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COVID-19: Small Business CARES Act

 

Steve Goldstein

 

Candace French

 
   

The “Keeping American Workers Paid and Employed Act” is a $349 billion relief program for small businesses.

Part 1- Small Business Provisions of the CARES Act

On March 27, 2020, the President signed the Coronavirus Aid, Relief, and Economic Security Act (CARES Act), a historic $2 trillion stimulus package that offers relief to businesses affected by the COVID-19 pandemic. The bill includes the "Keeping American Workers Paid and Employed Act," a $349 billion relief program for small businesses. Available through the Small Business Administration (SBA), the bill provides partially forgivable loans to small business for certain operating expenses and to ensure payment to workers during the shutdown of businesses due to the coronavirus.

What is available for small businesses under the CARES Act?

  • Paycheck Protection Program (PPP) loans

  • Economic Injury Disaster Loans (EIDL), with an option for businesses to refinance unrelated COVID-19 EIDLs into a PPP loan

  • Small Business Tax Credit

Paycheck Protection Program Loan

How long do I have to apply for a loan under this program?

The covered loan period begins on February 15, 2020, and ends on June 30, 2020.

What is the maximum loan amount I can receive and what can I use it for?

The maximum loan amount is $10 million through December 31, 2020. The loan amount formula is determined based on payroll costs incurred by your business.

The loan may be used for payroll support (salaries), paid sick or medical leave, insurance premiums and certain operating costs such as a mortgage, rent, and utility payments.

What are the eligibility requirements for the loan?

Must be a small business, 501(c)(3), 501 (c)(19) veteran's organization, or tribal business described in 31(b)(2)(C), including sole proprietors, independent contractors, and other self-employed individuals.

Must employ no more than 500 employees or the applicable size standards for the industry as provided by the SBA, if higher.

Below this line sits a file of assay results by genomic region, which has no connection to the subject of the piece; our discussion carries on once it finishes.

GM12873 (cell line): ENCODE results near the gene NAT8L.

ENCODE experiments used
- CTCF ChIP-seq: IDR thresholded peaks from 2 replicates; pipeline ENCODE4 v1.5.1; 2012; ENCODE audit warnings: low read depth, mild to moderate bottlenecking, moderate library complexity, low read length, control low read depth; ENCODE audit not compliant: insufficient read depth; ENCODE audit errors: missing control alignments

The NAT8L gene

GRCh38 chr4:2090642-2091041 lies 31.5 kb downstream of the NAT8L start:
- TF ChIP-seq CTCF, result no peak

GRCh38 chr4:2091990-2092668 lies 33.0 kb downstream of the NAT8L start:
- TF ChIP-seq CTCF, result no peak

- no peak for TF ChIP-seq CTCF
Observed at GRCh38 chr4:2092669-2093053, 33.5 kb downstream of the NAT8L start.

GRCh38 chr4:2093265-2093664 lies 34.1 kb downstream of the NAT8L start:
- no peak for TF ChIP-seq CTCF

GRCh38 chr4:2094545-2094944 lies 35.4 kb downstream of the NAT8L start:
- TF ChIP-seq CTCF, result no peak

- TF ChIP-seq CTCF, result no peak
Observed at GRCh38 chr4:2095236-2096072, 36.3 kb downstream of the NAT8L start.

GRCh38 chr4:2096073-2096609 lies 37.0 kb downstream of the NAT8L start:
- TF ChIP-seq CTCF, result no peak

The Act waives SBA "affiliation" rules for the Accommodation and Food Services industry, such that businesses within this sector qualify for new loans so long as they do not employ more than 500 workers at any given location.

Borrower must make a good-faith certification that the loan is necessary due to the uncertainty of the current economic conditions caused by COVID-19 and will use the funds to retain workers, maintain payroll, and pay lease and utility bills. Borrower must also certify that it is not receiving duplicative funds for the same uses from another SBA program.

Does my small business have to pay back the loan?

Borrowers are eligible for loan forgiveness equal to the amount spent by the borrower during an 8-week period after the origination date of the loan for:

  • payroll costs (eligible payroll costs may not exceed $100,000 per eligible employee);

  • interest payment on mortgage incurred prior to February 15, 2020;

  • payments for a lease in force prior to February 15, 2020; and

  • payment on any utility for which service began prior to February 15, 2020.

Amounts forgiven may not exceed the principal amount of the loan.

Additional wages paid to tipped workers are forgivable.

Any portion of a loan not used for forgiveness purposes is subject to payback. Remaining loan balances will have a maturity of not more than 10 years, and the guarantee for that portion of the loan will remain intact.

Borrowers can opt for complete deferment of loan payments for at least six months but no more than a year.

The maximum interest rate is set at 4%.

Borrowers will not be charged prepayment fees.

Canceled indebtedness resulting from the forgiveness provisions will not be included in the borrower's taxable income.

What if I already decreased my workforce?

The amount forgiven will be reduced proportionally by any reduction in employees retained compared to the prior year and reduced by the reduction in pay of any employee beyond 25% of their prior year compensation.

Borrowers that re-hire workers previously laid off will not be penalized for having a reduced payroll at the beginning of the period.

What else should I know about the loan?

Loans will be registered using the taxpayer identification number (TIN) within 15 days.

Borrower and lender fees are waived for participating in the program.